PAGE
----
Dr Joanne Stuart
Anxiety in Children and Teens: Help with the Physical Symptoms.
It can be very distressing to have an anxious child. Perhaps they are refusing to go and meet with family, complaining they have a stomach ache. Maybe they are declining invites to a friend’s house, and cannot explain why they don’t want to go. It is common to find that all the reassurance, compassion and kind
words have no impact on the situation.
Anxiety happens in children and teens much as it does with adults. Something feels like a threat, and our fight or flight response kicks in, with cortisol and adrenaline being produced at a rapid rate. This can make them feel dizzy, nauseous, tight-chested, hot and sweaty. They might experience hot flashes, fast breathing, and tight muscles. These feelings can impact on what your child is able to participate in, for instance finding it hard to sleep, go to school or socialise.
Below are some ideas to try to help relieve your child’s physical symptoms. Please be aware that this article just focuses on the physical strategies, and there may be some other solutions which are more thought or behaviour based which they could benefit from. I would advise giving any strategy a good try, before you decide that it is not the right one for your child.
Although they are broadly divided into strategies for children and teens, some of these are interchangeable, depending on their developmental level and their interests.
Strategies for children
This is something they can practice when they are feeling calm, and can then be of use when they are feeling anxious to help calm their heart rate and manage their physical symptoms.
Having a visual focus can help them learn these techniques more effectively.
· Balloon Breathing
Ask your child to close their eyes and imagine blowing up a balloon. They can choose the colour of the balloon, and then explain that they need to exhale slowly to inflate the balloon. You could teach them to breathe in for a count of four, hold for four, and then breathe out to inflate the balloon for a count of four. They can repeat this until the balloon is inflated. If it helps they could write a worry onto the balloon before they let it go and watch it float away.
· Rainbow breathing
Ask your child to lie down, and play some calming music if this helps. Teach them to inhale slowly, and then pause and breathe out, and imagine releasing a colour in the breath. You could get them to think about things which are that colour, which could be in their imagined breath. Repeat for all the colours of the rainbow.
Give yourself a hug
When people hug, a hormone called oxytocin is released. As well as giving your child a hug, you might want to teach them to also hug themselves. Teach them to fold their arms and squeeze their body.
Dealing with nausea
Feelings of nausea can make children feel that they don’t want to eat. Again, a balloon image can be helpful here. It could be useful to imagine a balloon filling the stomach, causing the nauseous feelings, and you could get your child to pop the balloon in their imagination. They might want to draw a picture of it to help them do this.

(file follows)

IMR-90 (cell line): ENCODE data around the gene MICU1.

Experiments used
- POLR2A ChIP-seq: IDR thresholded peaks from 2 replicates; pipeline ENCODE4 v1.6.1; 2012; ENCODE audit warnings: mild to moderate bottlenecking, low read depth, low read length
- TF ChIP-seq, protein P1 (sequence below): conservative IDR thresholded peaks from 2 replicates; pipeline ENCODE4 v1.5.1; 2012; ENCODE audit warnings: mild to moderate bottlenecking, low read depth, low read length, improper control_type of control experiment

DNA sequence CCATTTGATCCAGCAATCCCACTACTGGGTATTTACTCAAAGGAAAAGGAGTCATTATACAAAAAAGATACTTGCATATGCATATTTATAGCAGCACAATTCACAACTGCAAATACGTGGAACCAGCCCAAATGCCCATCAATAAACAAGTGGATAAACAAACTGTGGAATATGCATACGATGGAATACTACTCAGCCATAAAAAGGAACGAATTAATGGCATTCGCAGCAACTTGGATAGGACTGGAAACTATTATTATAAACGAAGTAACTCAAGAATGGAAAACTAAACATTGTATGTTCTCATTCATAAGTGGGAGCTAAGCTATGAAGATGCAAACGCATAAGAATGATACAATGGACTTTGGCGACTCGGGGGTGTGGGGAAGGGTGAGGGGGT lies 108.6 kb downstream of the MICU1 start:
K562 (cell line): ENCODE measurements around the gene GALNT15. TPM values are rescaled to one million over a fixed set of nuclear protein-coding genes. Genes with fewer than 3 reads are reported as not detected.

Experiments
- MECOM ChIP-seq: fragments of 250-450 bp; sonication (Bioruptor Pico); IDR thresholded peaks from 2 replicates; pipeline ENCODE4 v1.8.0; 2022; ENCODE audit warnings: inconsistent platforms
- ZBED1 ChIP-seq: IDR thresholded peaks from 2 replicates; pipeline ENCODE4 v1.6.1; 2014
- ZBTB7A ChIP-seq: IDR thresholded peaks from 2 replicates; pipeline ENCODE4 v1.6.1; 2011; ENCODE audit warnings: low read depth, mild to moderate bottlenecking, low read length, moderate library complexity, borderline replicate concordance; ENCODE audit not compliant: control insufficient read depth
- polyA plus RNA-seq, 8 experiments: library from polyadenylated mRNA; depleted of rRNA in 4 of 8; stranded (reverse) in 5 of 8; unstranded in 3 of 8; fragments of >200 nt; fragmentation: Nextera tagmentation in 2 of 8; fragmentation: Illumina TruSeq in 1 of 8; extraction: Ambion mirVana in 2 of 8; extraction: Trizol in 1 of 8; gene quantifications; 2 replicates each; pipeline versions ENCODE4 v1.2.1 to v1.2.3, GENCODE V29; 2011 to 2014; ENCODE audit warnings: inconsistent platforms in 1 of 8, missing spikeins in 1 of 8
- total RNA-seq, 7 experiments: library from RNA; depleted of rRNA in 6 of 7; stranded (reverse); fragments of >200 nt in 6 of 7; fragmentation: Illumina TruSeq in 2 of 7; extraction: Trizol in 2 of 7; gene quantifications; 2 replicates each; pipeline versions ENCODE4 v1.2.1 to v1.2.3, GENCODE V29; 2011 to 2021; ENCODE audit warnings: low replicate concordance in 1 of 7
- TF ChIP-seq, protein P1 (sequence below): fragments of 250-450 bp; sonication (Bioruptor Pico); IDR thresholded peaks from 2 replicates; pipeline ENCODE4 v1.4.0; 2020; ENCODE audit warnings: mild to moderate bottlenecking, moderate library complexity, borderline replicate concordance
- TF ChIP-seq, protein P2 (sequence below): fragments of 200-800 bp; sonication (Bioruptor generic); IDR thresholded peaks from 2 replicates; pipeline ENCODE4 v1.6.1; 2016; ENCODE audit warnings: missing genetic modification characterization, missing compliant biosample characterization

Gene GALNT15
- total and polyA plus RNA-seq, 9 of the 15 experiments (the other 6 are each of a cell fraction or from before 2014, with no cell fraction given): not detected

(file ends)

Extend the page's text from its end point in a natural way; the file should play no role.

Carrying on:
To help with the sensation of tight muscles, you could use a relaxation exercise, where they imagine being ‘floppy’ like a rag doll. A good example of this is in the link below. If the rag doll doesn’t really fit with them, it could also be a teddy or other soft toy.
Another way of getting children to relax is to get them to push against a wall, thus tightening their muscles in the process. Get them to push against a wall, with all their might, making sure that they include their arms, legs, stomach and back, hold for a count of 10, then rest, and repeat 3 times.
Dancing is also a good way to help children relax. Get them to put on some of their favourite music, and you could join them in some freestyle moves! They could also sing along, too.
Strategies for teens
Depending on their age and interests, they might find some of the strategies in the previous section helpful. Here are some additional techniques for the older age group.
Stretching muscles i.e. by doing yoga poses is a good way to help relieve some of the physical tension in their muscles and reduce their heart rate. They might want to try a class, or use a DVD at home, or look up some videos on YouTube.
Progressive muscle relaxation
They might feel ready to do a longer relaxation exercise. Please see the blog entitled progressive muscle relaxation, for some techniques around this.
Sweat it out
Exercise releases endorphins, the feel good chemicals in our bodies. Intense exercise, more intense than normal physical activity, can reduce the body’s response to anxiety. Cycling, running, hiking and climbing would all be good challenges for your teen.
Having a relaxing scent
Smell goes straight to the emotional centres of our brain, and a relaxing smell can therefore bring quick relief to anxious feelings. You might want to get them to find a smell which they find comforting, e.g. a favourite shower gel, perfume or soap, and get them to find a portable version of this that they can carry around with them.
As already mentioned above, give all these strategies a chance to work, before you decide that they are not the best for your child.
by Gemma Lutwyche